The monster: We now have a federal Department of Education meddling in schools across the land. Washington bureaucrats don't improve them but do monitor everything from teacher qualifications to reading curricula to discipline. Yet when it comes to what matters most--expectations for student learning--NCLB allows every state to grade itself, enabling most to set low standards and play games with test results.
Yes, Reagan also called for bold changes in K-12 schooling--and empowered his able education secretary, Bill Bennett, to do the same. His administration pushed for higher expectations, tougher standards, more parental choice, and a focus on character as well as sound curriculum. Yet this was mostly bully pulpit stuff; Reagan and Bennett knew that the real work of reform had to happen in states and communities, not in Washington.
McCain's instincts appear similar. It's hard to picture him spending much time visiting schools and reading to children. But he, too, could appoint an energetic education secretary (Mike Huckabee, perhaps?) and charge him/her with making some waves.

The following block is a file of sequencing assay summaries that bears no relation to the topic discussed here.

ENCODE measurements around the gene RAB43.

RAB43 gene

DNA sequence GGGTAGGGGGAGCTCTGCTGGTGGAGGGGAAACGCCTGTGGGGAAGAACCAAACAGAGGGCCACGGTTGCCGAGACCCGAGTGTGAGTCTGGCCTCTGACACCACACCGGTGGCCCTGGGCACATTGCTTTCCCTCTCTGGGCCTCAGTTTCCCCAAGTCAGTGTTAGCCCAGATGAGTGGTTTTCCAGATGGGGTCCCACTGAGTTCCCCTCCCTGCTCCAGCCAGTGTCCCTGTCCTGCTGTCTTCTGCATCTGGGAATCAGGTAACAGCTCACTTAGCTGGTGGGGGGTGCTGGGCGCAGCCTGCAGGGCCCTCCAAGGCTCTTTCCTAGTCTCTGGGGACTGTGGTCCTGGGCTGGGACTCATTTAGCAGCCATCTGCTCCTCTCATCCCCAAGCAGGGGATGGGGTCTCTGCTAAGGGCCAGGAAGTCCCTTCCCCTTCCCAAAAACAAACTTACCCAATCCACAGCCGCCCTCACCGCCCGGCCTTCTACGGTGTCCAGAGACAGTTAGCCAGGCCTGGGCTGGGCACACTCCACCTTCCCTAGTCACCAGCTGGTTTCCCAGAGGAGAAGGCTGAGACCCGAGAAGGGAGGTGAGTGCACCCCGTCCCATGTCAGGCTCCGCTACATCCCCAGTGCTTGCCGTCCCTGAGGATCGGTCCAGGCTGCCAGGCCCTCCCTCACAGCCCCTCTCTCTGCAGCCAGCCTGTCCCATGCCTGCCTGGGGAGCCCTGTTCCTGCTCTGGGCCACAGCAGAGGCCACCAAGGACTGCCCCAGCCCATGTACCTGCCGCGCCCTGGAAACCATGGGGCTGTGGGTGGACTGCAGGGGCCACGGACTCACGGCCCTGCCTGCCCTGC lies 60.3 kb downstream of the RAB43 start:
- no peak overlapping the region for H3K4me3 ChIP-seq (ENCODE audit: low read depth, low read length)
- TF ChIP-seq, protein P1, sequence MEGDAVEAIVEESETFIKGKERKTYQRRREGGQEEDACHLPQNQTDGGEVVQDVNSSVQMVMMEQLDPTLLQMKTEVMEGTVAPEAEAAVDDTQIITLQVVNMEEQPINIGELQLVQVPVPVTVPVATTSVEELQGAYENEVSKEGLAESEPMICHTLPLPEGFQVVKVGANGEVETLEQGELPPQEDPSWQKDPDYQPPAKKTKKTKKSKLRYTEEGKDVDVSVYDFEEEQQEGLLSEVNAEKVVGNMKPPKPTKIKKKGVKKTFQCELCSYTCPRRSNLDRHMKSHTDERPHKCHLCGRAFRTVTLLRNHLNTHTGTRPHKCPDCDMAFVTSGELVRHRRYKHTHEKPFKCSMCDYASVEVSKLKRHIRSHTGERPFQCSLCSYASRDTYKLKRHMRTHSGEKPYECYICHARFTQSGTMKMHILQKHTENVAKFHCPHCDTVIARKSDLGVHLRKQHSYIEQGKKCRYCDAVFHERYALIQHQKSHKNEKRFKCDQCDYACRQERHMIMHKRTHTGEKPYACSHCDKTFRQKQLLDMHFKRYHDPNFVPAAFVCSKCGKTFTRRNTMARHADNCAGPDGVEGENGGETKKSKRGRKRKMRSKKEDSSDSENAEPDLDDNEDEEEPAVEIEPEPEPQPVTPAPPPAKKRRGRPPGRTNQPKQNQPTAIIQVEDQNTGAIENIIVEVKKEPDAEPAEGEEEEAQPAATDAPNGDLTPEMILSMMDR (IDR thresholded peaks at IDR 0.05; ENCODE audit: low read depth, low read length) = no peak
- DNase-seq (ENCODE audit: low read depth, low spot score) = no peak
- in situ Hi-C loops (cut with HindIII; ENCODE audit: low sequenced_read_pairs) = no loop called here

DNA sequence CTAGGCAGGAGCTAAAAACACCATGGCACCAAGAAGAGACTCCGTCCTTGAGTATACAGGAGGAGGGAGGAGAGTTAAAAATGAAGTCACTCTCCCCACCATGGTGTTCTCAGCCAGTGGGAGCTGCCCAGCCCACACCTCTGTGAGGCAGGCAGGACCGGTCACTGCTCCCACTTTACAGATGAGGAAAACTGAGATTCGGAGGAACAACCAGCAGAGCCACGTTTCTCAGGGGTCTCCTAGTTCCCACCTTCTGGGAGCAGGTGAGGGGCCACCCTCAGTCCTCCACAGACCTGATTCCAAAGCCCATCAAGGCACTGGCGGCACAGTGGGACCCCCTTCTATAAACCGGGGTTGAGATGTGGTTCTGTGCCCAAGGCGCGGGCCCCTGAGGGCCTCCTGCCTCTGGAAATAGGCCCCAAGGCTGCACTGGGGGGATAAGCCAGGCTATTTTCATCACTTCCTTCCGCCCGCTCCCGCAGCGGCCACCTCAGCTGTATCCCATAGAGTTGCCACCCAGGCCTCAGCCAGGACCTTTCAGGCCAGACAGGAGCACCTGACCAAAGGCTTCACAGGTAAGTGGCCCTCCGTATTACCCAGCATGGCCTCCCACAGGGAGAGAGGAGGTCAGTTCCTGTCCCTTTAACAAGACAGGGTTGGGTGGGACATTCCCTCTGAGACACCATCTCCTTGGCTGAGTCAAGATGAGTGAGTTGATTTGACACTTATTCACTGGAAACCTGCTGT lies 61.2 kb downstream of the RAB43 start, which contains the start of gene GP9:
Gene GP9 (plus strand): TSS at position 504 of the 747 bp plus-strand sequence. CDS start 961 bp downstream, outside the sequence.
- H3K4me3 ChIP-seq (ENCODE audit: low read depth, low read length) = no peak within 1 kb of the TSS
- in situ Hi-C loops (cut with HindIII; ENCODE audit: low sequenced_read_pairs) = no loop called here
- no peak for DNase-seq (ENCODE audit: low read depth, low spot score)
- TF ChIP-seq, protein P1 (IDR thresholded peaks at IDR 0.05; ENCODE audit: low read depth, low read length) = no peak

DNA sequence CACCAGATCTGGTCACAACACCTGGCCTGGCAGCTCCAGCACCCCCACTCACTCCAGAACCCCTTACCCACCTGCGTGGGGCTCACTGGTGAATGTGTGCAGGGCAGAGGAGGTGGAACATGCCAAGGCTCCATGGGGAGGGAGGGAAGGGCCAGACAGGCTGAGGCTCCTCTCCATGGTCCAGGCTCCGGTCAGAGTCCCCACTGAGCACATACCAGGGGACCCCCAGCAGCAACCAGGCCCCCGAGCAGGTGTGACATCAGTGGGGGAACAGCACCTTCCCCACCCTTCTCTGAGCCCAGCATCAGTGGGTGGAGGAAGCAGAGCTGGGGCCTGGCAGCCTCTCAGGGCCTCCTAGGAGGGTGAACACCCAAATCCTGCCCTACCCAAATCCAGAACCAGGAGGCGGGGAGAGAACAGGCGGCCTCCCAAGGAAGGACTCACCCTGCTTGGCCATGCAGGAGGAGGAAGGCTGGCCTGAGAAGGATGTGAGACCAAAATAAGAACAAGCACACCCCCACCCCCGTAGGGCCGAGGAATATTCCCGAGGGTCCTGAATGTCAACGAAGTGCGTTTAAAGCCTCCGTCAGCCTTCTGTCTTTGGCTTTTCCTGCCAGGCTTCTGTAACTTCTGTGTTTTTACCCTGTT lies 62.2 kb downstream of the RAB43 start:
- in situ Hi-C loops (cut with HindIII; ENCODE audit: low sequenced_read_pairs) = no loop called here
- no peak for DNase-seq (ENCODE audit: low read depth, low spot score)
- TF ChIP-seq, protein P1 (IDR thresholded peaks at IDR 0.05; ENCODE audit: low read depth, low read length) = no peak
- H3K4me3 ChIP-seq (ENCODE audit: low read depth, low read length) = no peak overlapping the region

Meanwhile, the media will begin to press McCain to state specific positions on education, particularly on NCLB, whose reauthorization will be overdue by Inauguration Day. Other than indicating vague support for that law, for school choice, and for rewarding excellent teachers, it appears the Arizonan hasn't thought much about this (though he has a couple of astute advisers). So here's a suggestion.